The Lady of Shalott
Whatever else the Lady of Shalott has going on, she's definitely alone. We don't know who shut her away in the castle or why, but it doesn't seem fair. We can tell that she's fed up with it; in fact she even says as much. Her desire to be part of the world, to interact, to love and be loved, is what pushes the whole plot of this poem. The fact that she never really breaks out of her loneliness is what gives "The Lady of Shalott" a tragic edge.
Questions About Isolation
- Do you think the Lady of Shalott escapes her isolation by the end of the poem?
- Does the magic mirror make her seem more isolated or less? Does that little bit of contact with the world make things worse or better?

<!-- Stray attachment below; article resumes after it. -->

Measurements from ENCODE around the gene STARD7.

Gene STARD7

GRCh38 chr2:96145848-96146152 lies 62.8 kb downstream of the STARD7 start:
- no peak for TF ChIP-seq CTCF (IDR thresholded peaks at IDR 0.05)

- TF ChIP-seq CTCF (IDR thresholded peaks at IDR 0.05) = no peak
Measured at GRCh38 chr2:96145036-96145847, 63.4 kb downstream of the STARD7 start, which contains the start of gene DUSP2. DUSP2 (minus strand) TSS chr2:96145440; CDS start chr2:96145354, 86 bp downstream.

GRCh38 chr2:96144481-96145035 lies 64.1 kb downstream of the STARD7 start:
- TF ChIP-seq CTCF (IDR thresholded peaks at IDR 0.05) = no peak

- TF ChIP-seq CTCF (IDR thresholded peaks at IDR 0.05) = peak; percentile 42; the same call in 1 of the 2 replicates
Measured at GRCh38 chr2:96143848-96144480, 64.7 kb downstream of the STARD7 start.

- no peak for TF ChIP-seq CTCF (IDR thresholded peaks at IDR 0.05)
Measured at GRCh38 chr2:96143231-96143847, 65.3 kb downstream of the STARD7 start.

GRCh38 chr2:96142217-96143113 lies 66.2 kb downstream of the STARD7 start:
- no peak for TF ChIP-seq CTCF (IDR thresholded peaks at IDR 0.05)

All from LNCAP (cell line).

- Is it better to die or to live the rest of your life alone? Do you think the Lady faces up to that choice? Does she basically commit suicide?
- Do you think the fact that the lady spends her days working alone is a metaphor for the place of women in English society?
Chew on This
The Lady of Shalott makes a confident choice to break free from her isolation. Although it costs her everything, it's still a strong and meaningful refusal of her shadowy, isolated situation.
The Lady of Shalott is engaged in lonely weaving, a traditional mode of women's labor. Her imprisoned isolation is a powerful metaphor for the social, sexual, and intellectual repression of women across English history.